How is immunotherapy different from other cancer treatments?
As well as immunotherapy, treatments for cancer include:
Surgery – removes cancer from a specific area of the body. It is common to have some pain after surgery. You’ll be given advice on how to prevent infection during recovery.
Radiotherapy – uses high-energy x-rays to kill or damage cancer cells to target a specific area of the body. This can cause side effects at or near the treatment site.
Chemotherapy – uses drugs to kill or damage rapidly dividing cells anywhere in the body. This means most chemotherapy drugs harm cancer cells as well as healthy cells. This can cause side effects such as nausea, fatigue and hair loss. It can also lower the immune system by reducing white blood cell counts.
Targeted therapy – focuses on proteins or mutations found in some tumours. These drugs attack specific targets inside tumours that are causing the tumour to grow uncontrollably. While it is generally more precise than chemotherapy, targeted therapy can cause significant side effects.
As researchers learn more about cancer, treatment changes. Immunotherapy is not a new idea, but earlier strategies were less effective. Checkpoint immunotherapy is having more positive results.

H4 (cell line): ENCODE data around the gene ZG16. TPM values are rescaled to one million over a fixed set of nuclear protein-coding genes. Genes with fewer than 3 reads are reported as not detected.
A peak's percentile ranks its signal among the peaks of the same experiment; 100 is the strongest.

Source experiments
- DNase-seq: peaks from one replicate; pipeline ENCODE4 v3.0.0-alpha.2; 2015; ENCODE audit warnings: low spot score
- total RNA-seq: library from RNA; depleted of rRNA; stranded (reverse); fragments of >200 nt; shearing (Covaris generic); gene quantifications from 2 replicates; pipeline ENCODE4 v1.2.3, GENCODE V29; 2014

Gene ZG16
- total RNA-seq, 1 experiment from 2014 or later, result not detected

Like all treatments, checkpoint immunotherapy can cause side effects. Because checkpoint immunotherapy acts on the immune system, it can cause inflammation in any part of your body. This can lead to a variety of side effects such as skin rash, diarrhoea and breathing problems.
|Visit Side effects to see what side effects to expect when using checkpoint immunotherapy.|
How immunotherapy is given
Checkpoint immunotherapy is usually given directly into a vein (intravenously).
How often and how long you have immunotherapy depends on:
- the type of cancer and how advanced it is
- the type of immunotherapy you get
- how you respond to treatment and the side effects, if any, you experience from treatment.
Sometimes two immunotherapy drugs are given together. You may have treatment every 2–3 weeks in a repeating cycle, with each period of treatment followed by a rest period.
Immunotherapy drugs seem to keep working for varying periods of time, because they act directly on the body’s own immune system. They sometimes keep working even long after treatment stops.